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TECHNICAL PAPERS

Hole-Drilling Residual Stress Profiling With Automated Smoothing

[+] Author and Article Information
Gary S. Schajer

Department of Mechanical Engineering, University of British Columbia, Vancouver, Canada V6T 1Z4

J. Eng. Mater. Technol 129(3), 440-445 (Mar 28, 2007) (6 pages) doi:10.1115/1.2744416 History: Received June 12, 2006; Revised March 28, 2007

An effective procedure is presented that allows stable hole-drilling residual stress calculations using strain data from measurements taken at many small increments of hole depth. This use of many strain measurements is desirable because it improves the data content of the calculation, and the statistical reliability of the residual stress results. The use of Tikhonov regularization to reduce the noise sensitivity that is characteristic of a fine-increment calculation is described. This mathematical procedure is combined with the Morozov criterion to identify the optimal amount of regularization that balances the competing tendencies of noise reduction and stress solution distortion. A simple method is described to estimate the standard error in the strain measurements so that the optimal regularization can be chosen automatically. The possible use of a priori information about the trend of the expected solution is also discussed as a further means of improving the stress solution. The application of the described method is demonstrated with some experimental measurements, and realistic results are obtained.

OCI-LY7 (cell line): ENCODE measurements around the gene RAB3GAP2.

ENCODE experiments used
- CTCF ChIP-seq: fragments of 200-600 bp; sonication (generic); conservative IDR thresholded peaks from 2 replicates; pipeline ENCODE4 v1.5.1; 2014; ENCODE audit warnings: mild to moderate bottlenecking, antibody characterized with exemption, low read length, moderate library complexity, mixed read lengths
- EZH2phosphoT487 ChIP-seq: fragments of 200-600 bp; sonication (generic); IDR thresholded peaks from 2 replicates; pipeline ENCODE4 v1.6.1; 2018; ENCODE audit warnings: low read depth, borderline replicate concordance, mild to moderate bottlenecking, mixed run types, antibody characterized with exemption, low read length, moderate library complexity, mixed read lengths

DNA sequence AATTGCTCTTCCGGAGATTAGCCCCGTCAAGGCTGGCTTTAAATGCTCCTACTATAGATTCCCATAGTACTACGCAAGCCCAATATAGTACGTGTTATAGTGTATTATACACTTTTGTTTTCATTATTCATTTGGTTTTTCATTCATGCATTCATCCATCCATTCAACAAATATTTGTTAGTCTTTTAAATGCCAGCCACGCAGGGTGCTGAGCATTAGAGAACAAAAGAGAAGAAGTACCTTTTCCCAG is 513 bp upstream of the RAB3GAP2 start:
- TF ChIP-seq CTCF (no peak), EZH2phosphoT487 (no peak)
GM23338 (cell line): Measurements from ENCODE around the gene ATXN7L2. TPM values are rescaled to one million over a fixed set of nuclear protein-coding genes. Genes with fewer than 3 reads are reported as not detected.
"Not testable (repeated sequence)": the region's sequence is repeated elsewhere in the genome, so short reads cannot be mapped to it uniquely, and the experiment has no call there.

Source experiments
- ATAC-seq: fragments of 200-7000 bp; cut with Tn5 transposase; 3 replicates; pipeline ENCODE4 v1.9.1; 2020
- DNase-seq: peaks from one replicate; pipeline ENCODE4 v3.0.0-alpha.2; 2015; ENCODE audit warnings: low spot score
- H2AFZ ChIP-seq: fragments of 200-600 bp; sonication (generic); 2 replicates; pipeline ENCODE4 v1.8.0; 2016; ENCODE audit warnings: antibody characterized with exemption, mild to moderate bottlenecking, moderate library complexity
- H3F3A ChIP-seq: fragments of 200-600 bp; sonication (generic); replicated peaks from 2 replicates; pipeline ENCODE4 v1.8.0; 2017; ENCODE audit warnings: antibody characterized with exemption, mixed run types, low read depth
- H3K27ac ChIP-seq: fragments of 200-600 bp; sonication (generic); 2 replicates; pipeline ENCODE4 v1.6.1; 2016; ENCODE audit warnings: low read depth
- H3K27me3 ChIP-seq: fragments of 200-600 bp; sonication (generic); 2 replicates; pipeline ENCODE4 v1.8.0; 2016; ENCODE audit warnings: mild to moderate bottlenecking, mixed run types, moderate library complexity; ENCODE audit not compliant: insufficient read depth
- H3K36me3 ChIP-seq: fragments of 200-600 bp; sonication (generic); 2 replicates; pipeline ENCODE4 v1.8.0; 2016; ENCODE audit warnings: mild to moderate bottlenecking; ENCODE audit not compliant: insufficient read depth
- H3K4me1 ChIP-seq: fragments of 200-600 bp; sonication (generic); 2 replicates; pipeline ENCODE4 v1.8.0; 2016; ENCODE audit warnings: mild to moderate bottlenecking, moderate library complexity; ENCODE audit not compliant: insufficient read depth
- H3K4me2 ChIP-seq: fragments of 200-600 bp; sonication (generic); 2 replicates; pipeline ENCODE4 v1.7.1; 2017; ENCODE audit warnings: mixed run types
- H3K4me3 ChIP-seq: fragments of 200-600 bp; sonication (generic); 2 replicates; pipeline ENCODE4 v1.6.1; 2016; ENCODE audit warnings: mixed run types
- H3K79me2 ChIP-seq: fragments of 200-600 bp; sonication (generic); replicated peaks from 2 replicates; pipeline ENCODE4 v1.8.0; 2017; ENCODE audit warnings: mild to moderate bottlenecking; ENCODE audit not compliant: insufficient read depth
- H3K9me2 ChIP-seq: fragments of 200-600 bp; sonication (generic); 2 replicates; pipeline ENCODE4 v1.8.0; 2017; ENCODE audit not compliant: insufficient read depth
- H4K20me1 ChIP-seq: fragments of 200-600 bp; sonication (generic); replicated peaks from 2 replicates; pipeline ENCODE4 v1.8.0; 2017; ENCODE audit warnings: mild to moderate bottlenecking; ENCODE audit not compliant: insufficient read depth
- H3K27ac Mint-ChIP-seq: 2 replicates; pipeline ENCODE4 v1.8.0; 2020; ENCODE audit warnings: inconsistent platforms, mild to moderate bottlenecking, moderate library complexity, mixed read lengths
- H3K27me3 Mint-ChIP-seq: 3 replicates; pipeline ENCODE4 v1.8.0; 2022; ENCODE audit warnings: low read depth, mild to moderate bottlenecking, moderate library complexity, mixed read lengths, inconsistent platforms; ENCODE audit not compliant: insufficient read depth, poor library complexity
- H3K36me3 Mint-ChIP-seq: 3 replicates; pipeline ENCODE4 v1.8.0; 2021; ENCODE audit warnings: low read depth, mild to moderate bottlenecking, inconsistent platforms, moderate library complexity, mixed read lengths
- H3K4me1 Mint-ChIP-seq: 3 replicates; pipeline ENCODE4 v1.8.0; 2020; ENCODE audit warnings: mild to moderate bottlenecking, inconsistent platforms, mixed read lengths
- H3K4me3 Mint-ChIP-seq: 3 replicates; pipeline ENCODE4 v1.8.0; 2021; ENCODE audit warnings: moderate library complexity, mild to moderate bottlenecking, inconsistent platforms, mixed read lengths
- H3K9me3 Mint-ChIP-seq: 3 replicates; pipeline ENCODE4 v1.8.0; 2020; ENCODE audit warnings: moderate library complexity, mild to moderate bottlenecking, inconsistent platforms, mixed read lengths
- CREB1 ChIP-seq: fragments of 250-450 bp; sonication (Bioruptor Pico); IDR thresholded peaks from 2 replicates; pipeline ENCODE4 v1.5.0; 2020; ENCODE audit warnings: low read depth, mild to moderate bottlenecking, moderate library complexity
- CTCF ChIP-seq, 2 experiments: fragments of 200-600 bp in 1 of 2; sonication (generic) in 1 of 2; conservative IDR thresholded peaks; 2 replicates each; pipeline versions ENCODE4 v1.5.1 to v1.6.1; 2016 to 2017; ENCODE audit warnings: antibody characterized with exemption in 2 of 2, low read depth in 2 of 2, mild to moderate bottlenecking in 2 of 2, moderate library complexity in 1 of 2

FIGURES IN THIS ARTICLE
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Copyright © 2007 by American Society of Mechanical Engineers
Topics: Stress , Errors , Drilling
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References

Figures

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Figure 1

Schematic diagram of the bent-beam residual stress specimen

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Figure 2

Hole-drilling relieved strains versus depth. The data points are measured values. The lines are the backcalculated strains corresponding to the fixed principal direction regularized stresses in Fig. 4.

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Figure 3

Computed residual stresses: light (noisy) lines=unregularized results; bold (smooth) lines=regularized results; dashed (straight) lines=theoretical results. The upper three lines show the axial (X) stresses and the lower three lines show the transverse (Y) stresses.

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Figure 4

Computed principal direction versus depth: light line=unregularized results; bold lines=regularized results

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Figure 5

rms shear strain misfit qrms versus regularization factor α0 for the bent-beam specimen

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Figure 6

Strain misfits due to noise removal and to stress profile distortion

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